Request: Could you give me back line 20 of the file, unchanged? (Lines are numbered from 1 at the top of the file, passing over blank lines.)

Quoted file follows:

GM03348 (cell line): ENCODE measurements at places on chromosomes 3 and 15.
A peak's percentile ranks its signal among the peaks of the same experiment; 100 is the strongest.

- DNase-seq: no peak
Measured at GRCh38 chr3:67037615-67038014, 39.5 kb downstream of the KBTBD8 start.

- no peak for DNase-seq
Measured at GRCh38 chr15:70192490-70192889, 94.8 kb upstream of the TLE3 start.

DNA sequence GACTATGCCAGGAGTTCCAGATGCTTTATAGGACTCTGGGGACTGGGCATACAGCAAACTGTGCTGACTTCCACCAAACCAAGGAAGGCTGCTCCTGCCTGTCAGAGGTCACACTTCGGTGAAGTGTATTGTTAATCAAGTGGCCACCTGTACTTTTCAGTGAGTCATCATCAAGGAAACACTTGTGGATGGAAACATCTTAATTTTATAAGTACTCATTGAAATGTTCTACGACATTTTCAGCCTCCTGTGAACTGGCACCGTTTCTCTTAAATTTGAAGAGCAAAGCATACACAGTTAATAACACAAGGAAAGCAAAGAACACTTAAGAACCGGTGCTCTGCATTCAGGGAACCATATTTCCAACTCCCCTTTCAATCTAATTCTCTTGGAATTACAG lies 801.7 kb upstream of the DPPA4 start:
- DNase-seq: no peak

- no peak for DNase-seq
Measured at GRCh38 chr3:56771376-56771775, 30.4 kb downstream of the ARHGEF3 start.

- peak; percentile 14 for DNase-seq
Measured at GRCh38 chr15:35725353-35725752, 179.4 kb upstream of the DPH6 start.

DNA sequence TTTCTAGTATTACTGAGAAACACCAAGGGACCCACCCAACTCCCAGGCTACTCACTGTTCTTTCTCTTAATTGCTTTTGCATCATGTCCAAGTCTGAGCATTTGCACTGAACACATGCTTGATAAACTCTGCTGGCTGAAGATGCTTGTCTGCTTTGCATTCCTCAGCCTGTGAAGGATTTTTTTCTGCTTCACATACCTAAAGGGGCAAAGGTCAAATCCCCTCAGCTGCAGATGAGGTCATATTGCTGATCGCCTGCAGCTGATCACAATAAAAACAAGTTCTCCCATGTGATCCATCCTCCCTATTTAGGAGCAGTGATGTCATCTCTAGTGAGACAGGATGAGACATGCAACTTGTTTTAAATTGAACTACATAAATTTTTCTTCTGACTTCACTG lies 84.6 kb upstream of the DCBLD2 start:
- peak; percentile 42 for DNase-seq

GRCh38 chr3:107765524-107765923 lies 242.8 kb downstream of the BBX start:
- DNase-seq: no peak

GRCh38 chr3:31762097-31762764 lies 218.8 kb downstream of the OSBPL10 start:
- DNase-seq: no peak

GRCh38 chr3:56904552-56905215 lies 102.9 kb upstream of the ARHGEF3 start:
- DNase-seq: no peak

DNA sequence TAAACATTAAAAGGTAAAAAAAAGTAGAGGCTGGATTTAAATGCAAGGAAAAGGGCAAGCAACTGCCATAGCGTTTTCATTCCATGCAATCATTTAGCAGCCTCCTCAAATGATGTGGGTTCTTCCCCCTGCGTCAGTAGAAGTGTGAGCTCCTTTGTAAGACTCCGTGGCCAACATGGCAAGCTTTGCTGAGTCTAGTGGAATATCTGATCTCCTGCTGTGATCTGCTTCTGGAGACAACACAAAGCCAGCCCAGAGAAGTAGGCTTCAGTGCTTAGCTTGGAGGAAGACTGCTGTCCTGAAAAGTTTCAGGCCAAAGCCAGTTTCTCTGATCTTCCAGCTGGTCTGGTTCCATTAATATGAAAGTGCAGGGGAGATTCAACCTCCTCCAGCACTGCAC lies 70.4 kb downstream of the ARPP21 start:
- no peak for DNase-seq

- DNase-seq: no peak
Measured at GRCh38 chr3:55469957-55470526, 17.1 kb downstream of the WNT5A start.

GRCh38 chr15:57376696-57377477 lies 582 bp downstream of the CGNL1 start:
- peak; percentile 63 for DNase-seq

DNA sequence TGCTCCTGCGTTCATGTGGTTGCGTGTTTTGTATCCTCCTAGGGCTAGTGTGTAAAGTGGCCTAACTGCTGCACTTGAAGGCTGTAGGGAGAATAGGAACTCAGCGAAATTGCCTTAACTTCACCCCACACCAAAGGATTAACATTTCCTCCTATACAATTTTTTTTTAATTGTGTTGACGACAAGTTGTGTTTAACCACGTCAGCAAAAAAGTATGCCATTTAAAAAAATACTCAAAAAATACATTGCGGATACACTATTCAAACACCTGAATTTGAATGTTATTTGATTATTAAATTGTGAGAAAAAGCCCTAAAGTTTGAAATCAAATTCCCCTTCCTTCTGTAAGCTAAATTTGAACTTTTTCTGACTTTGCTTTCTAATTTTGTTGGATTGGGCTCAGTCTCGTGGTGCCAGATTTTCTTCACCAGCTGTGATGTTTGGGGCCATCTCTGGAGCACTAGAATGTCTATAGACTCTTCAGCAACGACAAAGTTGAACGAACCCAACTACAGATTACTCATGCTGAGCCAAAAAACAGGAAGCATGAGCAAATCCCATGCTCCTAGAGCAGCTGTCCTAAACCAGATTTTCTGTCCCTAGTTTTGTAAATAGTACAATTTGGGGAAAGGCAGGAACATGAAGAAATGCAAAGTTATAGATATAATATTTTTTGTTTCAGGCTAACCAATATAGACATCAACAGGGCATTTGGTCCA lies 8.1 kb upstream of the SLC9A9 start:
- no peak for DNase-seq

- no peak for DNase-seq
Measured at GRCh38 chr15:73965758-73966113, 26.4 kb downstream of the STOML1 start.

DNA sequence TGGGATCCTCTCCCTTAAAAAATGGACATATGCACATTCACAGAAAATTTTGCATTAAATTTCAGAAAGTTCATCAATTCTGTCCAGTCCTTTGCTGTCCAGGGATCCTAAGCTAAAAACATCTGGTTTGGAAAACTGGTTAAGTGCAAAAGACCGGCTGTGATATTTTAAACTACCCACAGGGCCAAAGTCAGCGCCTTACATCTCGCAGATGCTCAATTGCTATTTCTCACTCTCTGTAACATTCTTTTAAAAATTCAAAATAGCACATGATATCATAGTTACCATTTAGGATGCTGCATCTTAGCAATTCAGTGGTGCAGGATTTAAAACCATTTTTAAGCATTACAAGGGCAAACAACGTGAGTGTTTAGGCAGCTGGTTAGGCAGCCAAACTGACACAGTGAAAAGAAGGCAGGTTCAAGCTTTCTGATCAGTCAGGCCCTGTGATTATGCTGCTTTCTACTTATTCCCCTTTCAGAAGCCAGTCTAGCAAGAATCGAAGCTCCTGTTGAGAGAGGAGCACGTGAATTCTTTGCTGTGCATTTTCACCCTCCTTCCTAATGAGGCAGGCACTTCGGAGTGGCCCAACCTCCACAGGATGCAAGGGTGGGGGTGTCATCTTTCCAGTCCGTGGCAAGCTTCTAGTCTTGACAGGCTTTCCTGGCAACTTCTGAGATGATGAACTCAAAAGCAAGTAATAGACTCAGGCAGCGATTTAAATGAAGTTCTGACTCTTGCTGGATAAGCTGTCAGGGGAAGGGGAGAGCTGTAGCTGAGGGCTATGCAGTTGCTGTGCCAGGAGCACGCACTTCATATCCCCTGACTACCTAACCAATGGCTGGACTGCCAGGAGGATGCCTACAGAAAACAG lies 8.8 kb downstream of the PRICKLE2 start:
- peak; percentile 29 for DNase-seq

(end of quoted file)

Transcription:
- DNase-seq: no peak